Fasting Rules & Regulations
Fasting Ramadan is the fourth pillar of Islam, which Allah made obligatory on Muslims in the second year of the Prophet’s migration (Hijrah) to Madinah: “O you who believe, fasting is prescribed for you as it was prescribed for those before you, so that you may gain Taqwa (piety)” (2: 183) The Messenger of Allah (peace be upon him) said: “He who fasts during Ramadan with faith and seeking reward from Allah will have his past sins forgiven.”(Bukhari) Ramadan is a unique opportunity for Muslims to seek forgiveness and repentance from Allah. It is also a month of opportunity for enormous reward. As the noble month of Ramadan draws near, it is relevant for us to look into some of the rulings associated with fasting. It is incumbent on Muslims to be aware of Allah’s mandates, prohibitions, and permissible actions, in order that we worship Allah with sure sightedness.
Definition and Pillars of fasting
Linguistically, fasting means to abstain from doing something. However, when the notion of fasting is used in Islamic shari ‘a, it refers to abstaining from all the things that nullify fasting from the break of dawn (Fajr) till sunset (Maghreb), coupled with the intention of doing so as an act of worship. Fasting the month of Ramadan is obligatory (Fard) according to the Qur’an, Sunnah, and consensus of the scholars on every Muslim who has reached the age of puberty, is sane, and is able to fast without it acting as a threat to ones health due to illness.
The first pillar of fasting is the intention, and the place of the intention is the heart, hence articulating the intention is something not legislated. It is mandatory to have the intention at night, that is, before the break of dawn (Fajr). This is based on the saying of Prophet Muhammad (peace be upon him): “Whoever does not intend fasting prior to Fajr, then there is no fasting for him.” It is permissible to make an intention for the whole month at the first evening of Ramadan. However, some scholars have suggested that is obligatory to make an intention every night of Ramadan.
The second pillar of fasting is abstinence; abstaining from the things that break a person’s fast from the break of dawn till sunset, along with a continued intention between these two periods.
The third pillar of fasting is the time. That is, one must fast during the days of Ramadan and not the nights. Whoever fasts the nights instead of the days, then their fasting is deemed defective because Allah (s.w.t) says: “…and eat and drink until the white thread (light) of dawn appears to you distinct from the black thread (darkness of night), then complete your fast till the nightfall…”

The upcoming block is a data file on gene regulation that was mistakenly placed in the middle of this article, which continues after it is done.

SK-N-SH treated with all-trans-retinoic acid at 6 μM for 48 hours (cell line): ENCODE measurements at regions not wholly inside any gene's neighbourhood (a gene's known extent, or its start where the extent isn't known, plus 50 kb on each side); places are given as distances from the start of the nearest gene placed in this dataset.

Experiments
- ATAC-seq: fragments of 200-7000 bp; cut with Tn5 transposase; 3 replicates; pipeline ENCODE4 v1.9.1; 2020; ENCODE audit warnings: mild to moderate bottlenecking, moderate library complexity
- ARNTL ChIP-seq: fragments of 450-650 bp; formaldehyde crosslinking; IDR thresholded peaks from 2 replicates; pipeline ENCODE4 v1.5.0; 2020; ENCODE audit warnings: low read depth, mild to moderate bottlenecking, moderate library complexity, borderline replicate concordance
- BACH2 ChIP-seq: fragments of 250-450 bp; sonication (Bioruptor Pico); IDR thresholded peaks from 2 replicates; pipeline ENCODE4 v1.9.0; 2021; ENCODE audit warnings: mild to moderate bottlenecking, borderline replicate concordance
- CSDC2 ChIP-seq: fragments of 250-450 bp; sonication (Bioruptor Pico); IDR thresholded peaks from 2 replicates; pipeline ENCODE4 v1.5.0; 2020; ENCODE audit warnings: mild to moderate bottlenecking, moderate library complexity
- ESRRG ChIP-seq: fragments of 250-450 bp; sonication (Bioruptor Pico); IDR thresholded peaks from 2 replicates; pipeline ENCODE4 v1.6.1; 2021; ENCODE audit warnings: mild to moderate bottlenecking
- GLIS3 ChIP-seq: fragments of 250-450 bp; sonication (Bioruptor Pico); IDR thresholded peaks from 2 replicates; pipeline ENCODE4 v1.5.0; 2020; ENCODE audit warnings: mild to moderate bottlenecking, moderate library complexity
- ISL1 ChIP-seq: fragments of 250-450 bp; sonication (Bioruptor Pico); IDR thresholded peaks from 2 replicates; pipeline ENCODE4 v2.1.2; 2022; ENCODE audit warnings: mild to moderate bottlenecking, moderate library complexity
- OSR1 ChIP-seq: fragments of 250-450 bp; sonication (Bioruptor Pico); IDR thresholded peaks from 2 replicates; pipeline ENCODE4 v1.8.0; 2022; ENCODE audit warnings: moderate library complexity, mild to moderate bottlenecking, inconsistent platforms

Things Which Break the Fast
Eating and drinking deliberately
Any Muslim who eats or drinks intentionally has broken their fast. Whoever does this must repent to Allah, asking Him for forgiveness. Many of the Muslims scholars are of the opinion that he should also make up this day before the next Ramadan. Imam Abu Hanifah holds the opinion that in addition to repenting and the making up the day, he must also feed a poor or needy person. This view is also attributed to Imam Malik.
The soundest view amongst the scholars of Islam is that as long as vomiting is unintentional then the fasting remains valid. The Messenger of Allah (peace be upon him) said: “If someone had a sudden attack of vomiting, no atonement is required of him, but if he vomits intentionally he must make atonement.” If any vomit is accidentally swallowed, the fast is not affected.
Menstruation and post-natal bleeding
A woman who bleeds due to any one of these two reasons has broken her fast, even if a woman gets her period seconds before sunset. This is the opinion of the majority of the scholars. The number of fasting days missed must be made up prior to the next Ramadan.
Regardless of whether this resulted due to the husband kissing his wife, caressing her etc. This is the opinion of the majority of the Muslim scholars and Allah knows best.
If a fasting person has sexual intercourse during the day of Ramadan, irrespective of whether ejaculation takes place or not the fasting has been broken. In this case a person must repent, seek forgiveness from Allah, and make up this day. Furthermore, he must free a slave if he owns one, if not, then two consecutive months of fasting must be done prior to the next Ramadan. If fasting two consecutive months is detrimental to one’s health then sixty poor or needy people must be fed.
Supplements, nutritional injections and drips
These dietary intakes also break the fast as they defeat one of the main objectives of fasting, namely, to undergo thirst and hunger.
If a fasting person becomes a disbeliever, then their fasting becomes void, as Allah Most High says: “If you commit shirk (associate others in worship with Allah), then surely (all) your deeds will be in vain…”
Who is Exempted from Fasting?
For fasting to be accepted a person Must firmly believe that Allah is the only one God worthy of worship, and that Muhammad (peace be upon him) is his final Messenger. Furthermore they must believe in the 6 articles of faith, and act upon the five pillars of Islam.